Soap's first season was as brave and controversial as it was cheeky. The serial's Second Season continues its soap opera spoof ridiculousness and takes it to a whole new level. If television audiences thought prime time's first openly gay character was shocking, then this season's possessed baby, mafia kidnapping, and alien abduction might surprise. And yet Soap, the Complete Second Season remains timely and poignant.
Soap, as its intro so eloquently tells you each episode, is the story of two sisters. Jessica Tate (Katherine Helmond) is married to a wealthy philanderer, Chester (Robert Mandan), and has two grown daughters, Corrine (Diana Canova) and Eunice (Jennifer Salt) and a teenage son, Billy (Jimmy Baio). They also have a sarcastic black butler, Benson (Robert Guillaume). Jessica's sister, Mary Campbell (Cathryn Damon), decidedly lower income, is recently remarried to Burt Campbell (Richard Mulligan). She has two sons, Jody (Billy Crystal) and Danny (Ted Wass) from her previous marriage and Burt has one (remaining) son, Chuck (Jay Johnson), who is never without his caustic ventriloquist dummy Bob. And Soap is a show driven by character, and this crazy stew of personalities makes for a spicy meal. Ant yet, despite all their inane interactions and extreme personas, the actors are adept at drawing you in and manipulating your emotions.
This season Danny learns about real love and loss. Jodie gets more women than many straight men. Chester loses his marbles (they went with the tumor) and is presumed dead. Corrine spawns the devil, while Billy is enveloped by a cult, and Eunice falls for a killer. Jessica falls for a bumbling detective and Mary and Burt are besotted by more marital troubles. The end of each episode promises that your confusion will be over with the next episode of Soap but in reality you will only be lead down continually stranger paths. Another first that Soap can claim is that of season finale cliffhanger. Though each episode will leave you with questions, the last is the worst. Because each episode ends in the middle of every story, they all have silly recaps that regale the previous week's shenanigans by repeating certain words. While the complex plotlines would surely have needed this in its original airing, it becomes quite annoying as a marathon watch.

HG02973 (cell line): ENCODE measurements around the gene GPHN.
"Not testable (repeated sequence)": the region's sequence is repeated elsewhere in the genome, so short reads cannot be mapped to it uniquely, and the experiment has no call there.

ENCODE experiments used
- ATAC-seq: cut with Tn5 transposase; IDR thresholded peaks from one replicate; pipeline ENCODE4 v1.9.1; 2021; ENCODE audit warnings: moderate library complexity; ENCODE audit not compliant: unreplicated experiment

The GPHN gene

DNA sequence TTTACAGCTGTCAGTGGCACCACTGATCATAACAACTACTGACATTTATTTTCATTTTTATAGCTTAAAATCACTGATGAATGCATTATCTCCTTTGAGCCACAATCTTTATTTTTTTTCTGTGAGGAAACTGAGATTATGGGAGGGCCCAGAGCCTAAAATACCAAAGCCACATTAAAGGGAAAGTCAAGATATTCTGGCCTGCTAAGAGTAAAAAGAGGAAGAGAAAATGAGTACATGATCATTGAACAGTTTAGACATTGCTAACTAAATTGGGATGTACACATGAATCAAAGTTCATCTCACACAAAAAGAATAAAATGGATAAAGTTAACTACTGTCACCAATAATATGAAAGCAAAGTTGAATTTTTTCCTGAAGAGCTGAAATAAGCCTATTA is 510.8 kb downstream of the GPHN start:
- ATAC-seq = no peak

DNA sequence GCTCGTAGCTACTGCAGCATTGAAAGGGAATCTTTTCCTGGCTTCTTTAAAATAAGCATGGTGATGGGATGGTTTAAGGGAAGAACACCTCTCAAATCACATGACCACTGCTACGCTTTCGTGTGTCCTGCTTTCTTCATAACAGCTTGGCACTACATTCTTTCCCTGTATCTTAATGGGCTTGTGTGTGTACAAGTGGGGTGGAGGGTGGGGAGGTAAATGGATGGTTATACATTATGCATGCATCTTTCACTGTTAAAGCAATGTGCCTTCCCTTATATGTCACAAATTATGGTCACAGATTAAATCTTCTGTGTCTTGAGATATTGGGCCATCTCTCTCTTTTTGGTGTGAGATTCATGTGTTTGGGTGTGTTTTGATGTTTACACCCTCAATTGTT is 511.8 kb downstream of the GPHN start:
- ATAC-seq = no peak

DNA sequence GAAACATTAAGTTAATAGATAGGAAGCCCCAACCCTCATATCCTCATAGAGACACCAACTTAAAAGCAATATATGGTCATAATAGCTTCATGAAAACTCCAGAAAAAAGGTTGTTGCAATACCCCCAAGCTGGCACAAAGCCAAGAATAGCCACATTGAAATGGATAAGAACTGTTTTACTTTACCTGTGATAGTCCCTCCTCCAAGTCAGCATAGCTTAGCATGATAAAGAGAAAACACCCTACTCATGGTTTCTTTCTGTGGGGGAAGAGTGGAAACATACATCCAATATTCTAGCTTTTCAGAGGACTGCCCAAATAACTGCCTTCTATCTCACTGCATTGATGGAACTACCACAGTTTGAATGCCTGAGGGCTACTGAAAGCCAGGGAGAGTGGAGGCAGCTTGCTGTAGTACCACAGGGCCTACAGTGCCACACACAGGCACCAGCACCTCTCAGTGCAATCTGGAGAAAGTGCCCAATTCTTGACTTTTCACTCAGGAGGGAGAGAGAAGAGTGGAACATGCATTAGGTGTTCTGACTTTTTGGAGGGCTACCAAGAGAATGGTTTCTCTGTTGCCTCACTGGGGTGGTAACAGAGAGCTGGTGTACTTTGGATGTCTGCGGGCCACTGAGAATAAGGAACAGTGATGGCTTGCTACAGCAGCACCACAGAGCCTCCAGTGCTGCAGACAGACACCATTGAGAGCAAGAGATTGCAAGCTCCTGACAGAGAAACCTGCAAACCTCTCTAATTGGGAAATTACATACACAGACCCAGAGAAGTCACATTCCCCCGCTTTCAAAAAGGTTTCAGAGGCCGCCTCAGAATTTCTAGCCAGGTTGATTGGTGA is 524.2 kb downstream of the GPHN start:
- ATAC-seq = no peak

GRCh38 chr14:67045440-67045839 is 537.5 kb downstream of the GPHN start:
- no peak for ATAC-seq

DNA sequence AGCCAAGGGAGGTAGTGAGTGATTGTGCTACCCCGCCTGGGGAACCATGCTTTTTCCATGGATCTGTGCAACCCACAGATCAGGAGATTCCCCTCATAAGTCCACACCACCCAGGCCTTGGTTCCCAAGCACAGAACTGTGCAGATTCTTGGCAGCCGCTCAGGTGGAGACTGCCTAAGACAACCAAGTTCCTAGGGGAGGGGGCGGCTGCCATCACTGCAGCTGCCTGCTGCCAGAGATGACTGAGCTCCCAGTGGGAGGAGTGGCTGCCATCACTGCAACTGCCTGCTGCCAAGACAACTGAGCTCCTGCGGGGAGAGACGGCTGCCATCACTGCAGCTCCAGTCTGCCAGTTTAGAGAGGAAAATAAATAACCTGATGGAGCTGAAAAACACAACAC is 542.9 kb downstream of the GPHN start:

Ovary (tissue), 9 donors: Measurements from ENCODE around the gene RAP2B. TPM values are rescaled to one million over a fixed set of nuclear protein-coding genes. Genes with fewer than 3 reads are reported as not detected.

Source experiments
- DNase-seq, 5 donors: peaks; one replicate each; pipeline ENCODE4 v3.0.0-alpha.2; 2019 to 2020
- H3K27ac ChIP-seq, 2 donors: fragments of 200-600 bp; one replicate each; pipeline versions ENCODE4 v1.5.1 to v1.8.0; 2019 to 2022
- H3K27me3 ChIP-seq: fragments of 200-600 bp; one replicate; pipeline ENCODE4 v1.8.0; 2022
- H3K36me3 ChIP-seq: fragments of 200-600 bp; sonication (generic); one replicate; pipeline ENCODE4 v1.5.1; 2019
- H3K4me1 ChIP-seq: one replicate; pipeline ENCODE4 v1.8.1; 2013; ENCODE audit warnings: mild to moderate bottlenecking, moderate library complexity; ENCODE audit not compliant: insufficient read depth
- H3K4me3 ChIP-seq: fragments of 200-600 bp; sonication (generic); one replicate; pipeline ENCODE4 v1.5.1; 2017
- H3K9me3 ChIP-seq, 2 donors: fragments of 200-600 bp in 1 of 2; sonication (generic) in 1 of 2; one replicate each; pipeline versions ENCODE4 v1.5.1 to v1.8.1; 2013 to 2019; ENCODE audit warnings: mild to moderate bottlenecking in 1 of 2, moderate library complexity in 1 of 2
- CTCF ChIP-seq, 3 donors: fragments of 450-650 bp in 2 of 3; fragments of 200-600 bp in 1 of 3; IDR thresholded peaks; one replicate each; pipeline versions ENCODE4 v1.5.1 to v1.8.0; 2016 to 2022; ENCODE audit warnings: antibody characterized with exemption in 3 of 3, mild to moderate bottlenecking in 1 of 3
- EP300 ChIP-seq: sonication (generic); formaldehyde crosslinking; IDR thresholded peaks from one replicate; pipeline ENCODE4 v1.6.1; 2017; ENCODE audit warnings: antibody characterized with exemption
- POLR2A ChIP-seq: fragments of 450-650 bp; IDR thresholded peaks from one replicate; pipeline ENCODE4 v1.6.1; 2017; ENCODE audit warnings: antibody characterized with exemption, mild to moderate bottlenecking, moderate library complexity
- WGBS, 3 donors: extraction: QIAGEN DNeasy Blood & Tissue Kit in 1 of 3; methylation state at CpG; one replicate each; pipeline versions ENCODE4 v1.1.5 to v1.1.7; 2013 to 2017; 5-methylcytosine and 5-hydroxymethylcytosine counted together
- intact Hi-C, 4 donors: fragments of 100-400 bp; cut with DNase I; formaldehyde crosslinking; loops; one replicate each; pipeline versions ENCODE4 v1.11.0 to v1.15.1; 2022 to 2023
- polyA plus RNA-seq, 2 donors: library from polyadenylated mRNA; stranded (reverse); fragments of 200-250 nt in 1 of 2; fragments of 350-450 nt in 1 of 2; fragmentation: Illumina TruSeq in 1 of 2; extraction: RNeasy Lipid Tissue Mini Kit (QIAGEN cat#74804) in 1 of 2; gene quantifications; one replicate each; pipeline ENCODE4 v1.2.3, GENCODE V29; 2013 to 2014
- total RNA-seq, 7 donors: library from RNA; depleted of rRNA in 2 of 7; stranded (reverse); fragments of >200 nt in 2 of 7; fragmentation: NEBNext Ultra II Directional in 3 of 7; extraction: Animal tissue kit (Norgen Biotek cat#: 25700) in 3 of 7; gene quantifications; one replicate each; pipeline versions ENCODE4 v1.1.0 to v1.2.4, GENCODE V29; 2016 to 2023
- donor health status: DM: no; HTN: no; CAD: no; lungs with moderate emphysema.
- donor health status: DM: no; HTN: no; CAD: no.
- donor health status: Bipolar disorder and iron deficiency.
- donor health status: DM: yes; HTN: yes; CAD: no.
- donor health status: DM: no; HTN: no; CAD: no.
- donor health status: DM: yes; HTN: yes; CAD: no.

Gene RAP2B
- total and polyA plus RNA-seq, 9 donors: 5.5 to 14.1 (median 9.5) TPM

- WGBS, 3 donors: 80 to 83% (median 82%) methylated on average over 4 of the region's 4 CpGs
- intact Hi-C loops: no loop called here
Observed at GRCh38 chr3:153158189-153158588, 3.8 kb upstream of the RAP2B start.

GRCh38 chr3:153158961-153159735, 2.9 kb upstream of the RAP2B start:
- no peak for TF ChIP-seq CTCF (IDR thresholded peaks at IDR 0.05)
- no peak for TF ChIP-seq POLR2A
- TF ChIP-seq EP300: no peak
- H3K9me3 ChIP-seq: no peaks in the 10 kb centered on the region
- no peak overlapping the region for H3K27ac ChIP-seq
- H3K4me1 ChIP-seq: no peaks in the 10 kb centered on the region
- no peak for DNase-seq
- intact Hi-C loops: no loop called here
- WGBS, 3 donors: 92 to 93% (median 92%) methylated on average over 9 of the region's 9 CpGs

I was somewhat surprised to find that the colors here are pretty good. They do appear rather obviously enhanced, because they really pop, despite any 70s drabness. As almost all of Soap could be filmed in a studio the clean up job was fairly tidy, but also more obviously unreal. For a melodrama like Soap it totally works.
Besides a studio audience guffaw or two that seemed pretty genuine, every sound is clearly canned, from the roof falling in, to gunshots, to UFO noises. So there isn't much a remastering could do for it. It didn't bother me one bit. A weirdo comedy like this wouldn't be improved with fancy sound. What did bother me was that horrible theme song that will stay in your head for weeks after hearing it 44 times (twice a show). Unfortunately, remastering can't help that either.
The encore presentation of the pilot feels like a cop-out in terms of extras, but it's not a bad refresher for such a complicated show. What would have been better would have been the 90 minute season recap, wherein Burt visits Jessica in prison and the audience is caught up on season One via flashbacks. The next two seasons have similar recap shows but I have little faith that they will appear on subsequent DVD releases. This makes me less inclined to buy the DVD in comparison to watching either the VHS or reruns on Comedy Central. They do actually have some short interviews with the creators but the featurette (it's short enough to receive a French feminine ending) spends too much time introducing the characters' various traits, even though we've just spent two seasons getting to know them. The previews are completely superfluous.
Soap was a great show with an amazing cast. There is a vast range of comedic styles, from Benson's dry wit to Burt's physically wacky moves and wildly expressive face. It's an offbeat comedy that was way ahead of its time. Did the DVD release do anything to enhance its greatness? Not really. But it's worth watching wherever you can catch it. Because the storyline never stops, despite summer vacation, the best way to own Soap will come when you can get your hands on all four seasons at once, or better yet, if they come altogether. But beware, even when it ends, it doesn't really.